Work on the Silver King Aerial Tramway began in August 1900. The construction was scheduled to be done in 90 days and employ 50 men. It was the wish of mine manager Thomas Kearns that Park City men be given preference when hiring began. “No outside mechanic was to be employed until after all available men in the Park were put on,” he declared.
Erection of the mine’s new sampler and tramway was under the general supervision of Silver King Mill Foreman John Breckenridge Fleming. The contract for the aerial tramway was awarded to the Mine and Smelter Supply Company of Salt Lake, and within a week, men were clearing the line of sage brush and other debris and Salt Lake City engineer C.P. Brooks was making surveys for the new tramway over Treasure Hill.
The widely and favorably known A. Leschen and Sons Rope Company of St. Louis furnished the material for the Finlayson Patent Aerial Wire Rope Tramway. William Archibald contracted with the mining company to furnish at least 100 cords (a cord is 8 tons) of rock for the project. The cost of building materials, not including 500,000 feet of lumber, was estimated at $17,000. The total cost of the complete improvement with labor was thought to reach $25,000.
Well known millwright James W. Stevens arrived on August 25 to superintend the construction of the Silver King sampler and loading station. Stevens and a force of 14 carpenters had 60 days to complete the carpentry work. The framework for the loading station at the Rio Grande Western depot was raised during the week of October 20. “Every hammer that can find space for working was thumping away to complete the work while good weather lasted,” the Park Record reported.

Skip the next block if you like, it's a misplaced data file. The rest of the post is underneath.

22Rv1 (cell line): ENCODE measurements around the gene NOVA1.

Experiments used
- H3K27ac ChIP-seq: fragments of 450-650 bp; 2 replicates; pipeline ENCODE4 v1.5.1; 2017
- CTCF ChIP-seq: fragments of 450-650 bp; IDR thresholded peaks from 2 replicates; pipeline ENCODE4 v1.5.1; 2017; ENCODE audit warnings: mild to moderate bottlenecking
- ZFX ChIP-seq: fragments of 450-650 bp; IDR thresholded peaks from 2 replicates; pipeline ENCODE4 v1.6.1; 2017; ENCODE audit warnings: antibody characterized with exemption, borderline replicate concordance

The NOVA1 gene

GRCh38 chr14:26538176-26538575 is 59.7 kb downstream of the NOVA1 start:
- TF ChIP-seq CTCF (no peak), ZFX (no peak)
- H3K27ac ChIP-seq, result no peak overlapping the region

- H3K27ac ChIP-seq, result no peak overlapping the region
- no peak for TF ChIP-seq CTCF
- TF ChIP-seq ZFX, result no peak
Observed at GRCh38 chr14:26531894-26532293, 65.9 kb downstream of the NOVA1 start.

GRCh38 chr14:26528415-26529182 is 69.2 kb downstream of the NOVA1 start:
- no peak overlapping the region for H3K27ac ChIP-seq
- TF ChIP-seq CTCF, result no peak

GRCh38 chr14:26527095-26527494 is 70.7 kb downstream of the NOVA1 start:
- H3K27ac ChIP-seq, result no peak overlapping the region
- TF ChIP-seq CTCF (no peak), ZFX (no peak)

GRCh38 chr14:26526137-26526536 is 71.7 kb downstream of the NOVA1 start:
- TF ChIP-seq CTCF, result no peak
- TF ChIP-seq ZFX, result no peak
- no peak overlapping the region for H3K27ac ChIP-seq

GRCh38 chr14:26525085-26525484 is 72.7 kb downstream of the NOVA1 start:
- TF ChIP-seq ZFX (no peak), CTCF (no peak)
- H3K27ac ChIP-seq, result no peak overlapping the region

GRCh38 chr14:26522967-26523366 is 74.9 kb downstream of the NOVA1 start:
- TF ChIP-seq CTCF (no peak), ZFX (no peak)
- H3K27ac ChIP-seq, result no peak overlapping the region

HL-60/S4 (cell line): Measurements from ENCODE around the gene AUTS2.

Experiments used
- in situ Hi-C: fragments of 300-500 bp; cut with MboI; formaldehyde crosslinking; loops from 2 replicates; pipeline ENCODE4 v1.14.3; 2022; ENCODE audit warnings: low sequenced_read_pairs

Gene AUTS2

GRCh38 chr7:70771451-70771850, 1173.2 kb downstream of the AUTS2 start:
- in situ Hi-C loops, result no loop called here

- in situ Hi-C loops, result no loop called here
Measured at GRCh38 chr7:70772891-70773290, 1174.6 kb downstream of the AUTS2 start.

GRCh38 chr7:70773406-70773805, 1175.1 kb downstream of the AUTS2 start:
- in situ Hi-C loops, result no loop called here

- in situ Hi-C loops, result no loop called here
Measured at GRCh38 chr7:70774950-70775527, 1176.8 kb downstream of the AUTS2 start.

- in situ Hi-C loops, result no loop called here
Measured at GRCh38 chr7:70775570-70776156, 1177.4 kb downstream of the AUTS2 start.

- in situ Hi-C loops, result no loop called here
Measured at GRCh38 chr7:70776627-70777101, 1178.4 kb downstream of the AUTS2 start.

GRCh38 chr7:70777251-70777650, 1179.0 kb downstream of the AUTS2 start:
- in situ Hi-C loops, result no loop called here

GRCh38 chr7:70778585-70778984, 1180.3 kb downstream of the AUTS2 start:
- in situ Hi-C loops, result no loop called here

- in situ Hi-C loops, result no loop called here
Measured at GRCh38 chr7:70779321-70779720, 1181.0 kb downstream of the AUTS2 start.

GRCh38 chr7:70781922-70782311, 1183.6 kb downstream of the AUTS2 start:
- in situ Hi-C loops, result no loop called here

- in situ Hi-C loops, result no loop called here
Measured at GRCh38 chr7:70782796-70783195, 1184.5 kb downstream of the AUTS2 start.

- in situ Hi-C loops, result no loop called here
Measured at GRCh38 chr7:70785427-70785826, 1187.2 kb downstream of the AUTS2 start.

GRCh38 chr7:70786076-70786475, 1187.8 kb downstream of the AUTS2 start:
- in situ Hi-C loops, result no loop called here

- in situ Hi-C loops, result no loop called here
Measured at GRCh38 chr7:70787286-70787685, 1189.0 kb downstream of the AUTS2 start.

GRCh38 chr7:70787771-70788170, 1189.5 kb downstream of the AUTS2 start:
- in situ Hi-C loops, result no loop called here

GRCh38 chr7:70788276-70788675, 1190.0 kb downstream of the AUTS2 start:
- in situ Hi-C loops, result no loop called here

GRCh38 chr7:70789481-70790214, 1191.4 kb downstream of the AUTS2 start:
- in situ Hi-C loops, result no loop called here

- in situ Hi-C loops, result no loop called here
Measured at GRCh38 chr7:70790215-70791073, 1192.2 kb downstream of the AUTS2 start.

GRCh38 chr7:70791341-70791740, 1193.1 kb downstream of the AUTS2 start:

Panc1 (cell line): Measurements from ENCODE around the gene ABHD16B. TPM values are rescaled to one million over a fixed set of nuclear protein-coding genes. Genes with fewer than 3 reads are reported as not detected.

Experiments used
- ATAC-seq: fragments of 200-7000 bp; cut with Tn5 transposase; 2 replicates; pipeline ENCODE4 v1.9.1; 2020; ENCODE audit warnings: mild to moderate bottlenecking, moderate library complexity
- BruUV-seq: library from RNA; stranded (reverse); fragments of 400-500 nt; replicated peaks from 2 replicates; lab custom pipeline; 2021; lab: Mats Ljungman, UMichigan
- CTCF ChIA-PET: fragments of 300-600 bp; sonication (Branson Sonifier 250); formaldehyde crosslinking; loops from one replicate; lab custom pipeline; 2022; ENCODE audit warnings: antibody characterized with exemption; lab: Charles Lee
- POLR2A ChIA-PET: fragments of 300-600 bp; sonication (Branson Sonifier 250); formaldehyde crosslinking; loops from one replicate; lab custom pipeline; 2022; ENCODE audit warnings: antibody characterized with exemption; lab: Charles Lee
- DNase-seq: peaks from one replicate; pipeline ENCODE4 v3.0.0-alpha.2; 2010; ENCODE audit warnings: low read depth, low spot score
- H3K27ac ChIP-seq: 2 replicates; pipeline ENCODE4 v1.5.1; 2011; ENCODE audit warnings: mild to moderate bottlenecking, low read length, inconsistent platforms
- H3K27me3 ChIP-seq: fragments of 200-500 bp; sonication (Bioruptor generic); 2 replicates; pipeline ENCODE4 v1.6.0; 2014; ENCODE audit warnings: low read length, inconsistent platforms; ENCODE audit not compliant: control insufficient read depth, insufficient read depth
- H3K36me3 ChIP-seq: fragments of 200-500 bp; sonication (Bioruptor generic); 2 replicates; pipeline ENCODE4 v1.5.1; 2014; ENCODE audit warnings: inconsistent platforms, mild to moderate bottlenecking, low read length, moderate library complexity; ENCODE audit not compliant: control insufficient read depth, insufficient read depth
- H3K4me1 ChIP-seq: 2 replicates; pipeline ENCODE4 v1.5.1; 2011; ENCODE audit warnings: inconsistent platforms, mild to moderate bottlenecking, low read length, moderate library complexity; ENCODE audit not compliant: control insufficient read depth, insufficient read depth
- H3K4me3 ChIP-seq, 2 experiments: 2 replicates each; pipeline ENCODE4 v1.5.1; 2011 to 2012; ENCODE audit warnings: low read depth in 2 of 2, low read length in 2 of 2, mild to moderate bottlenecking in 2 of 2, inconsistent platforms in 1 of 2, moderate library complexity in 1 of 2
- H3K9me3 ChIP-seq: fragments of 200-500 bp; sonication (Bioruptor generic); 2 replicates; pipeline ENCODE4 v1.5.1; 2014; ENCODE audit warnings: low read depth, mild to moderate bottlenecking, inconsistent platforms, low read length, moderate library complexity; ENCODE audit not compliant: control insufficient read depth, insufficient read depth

Masonry foreman Neil Bonner oversaw the work of 40 masons at the sampler and loading station. Eight men were scattered along the course of the tram by mid-October busily excavating the tower foundations. Early November saw the tram work moving along rapidly. The 7,000 foot line of the tramway across the hills was lined with men laying foundations and erecting towers for the cable. On December 21, as a result of a shortage of lumber and bad weather, work on the aerial tramway was suspended until spring.
Twenty good men stretched the traction rope for the tram in just three hours on April 25, 1901. The work of stringing the two standing cables was completed on April 30 and the ropes were tensioned on May 1. On May 25 the last bucket was strung and on June 6 Foreman Fleming saw the first bucket loaded with ore go over the perfectly designed and built system. In a few months time, 50 highly organized and hardworking Park City miners, flawlessly led by men of exacting standards of excellence constructed the model plant of its kind in the world.
Please join us here again next week for an in-depth look at the life of John Breckenridge Fleming.